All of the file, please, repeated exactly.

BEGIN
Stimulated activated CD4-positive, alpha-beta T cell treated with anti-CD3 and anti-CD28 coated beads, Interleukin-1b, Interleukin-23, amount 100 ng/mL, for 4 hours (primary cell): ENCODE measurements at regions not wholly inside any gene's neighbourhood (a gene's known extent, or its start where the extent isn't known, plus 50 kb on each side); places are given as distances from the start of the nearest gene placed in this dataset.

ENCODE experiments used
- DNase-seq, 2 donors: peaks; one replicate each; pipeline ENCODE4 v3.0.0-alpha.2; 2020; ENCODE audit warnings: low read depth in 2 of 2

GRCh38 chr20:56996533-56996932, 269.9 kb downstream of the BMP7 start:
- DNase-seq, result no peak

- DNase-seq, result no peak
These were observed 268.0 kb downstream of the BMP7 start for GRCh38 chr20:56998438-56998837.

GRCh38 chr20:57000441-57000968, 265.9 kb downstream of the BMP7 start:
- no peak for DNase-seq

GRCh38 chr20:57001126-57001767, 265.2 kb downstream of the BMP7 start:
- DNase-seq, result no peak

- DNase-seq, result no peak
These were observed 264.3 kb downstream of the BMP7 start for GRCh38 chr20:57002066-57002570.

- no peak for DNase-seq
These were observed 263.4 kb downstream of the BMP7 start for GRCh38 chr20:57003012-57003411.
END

Stimulated activated CD4-positive, alpha-beta T cell treated with anti-CD3 and anti-CD28 coated beads, Interleukin-1b, Interleukin-23, amount 100 ng/mL, for 4 hours (primary cell): ENCODE measurements at regions not wholly inside any gene's neighbourhood (a gene's known extent, or its start where the extent isn't known, plus 50 kb on each side); places are given as distances from the start of the nearest gene placed in this dataset.

ENCODE experiments used
- DNase-seq, 2 donors: peaks; one replicate each; pipeline ENCODE4 v3.0.0-alpha.2; 2020; ENCODE audit warnings: low read depth in 2 of 2

GRCh38 chr20:56996533-56996932, 269.9 kb downstream of the BMP7 start:
- DNase-seq, result no peak

- DNase-seq, result no peak
These were observed 268.0 kb downstream of the BMP7 start for GRCh38 chr20:56998438-56998837.

GRCh38 chr20:57000441-57000968, 265.9 kb downstream of the BMP7 start:
- no peak for DNase-seq

GRCh38 chr20:57001126-57001767, 265.2 kb downstream of the BMP7 start:
- DNase-seq, result no peak

- DNase-seq, result no peak
These were observed 264.3 kb downstream of the BMP7 start for GRCh38 chr20:57002066-57002570.

- no peak for DNase-seq
These were observed 263.4 kb downstream of the BMP7 start for GRCh38 chr20:57003012-57003411.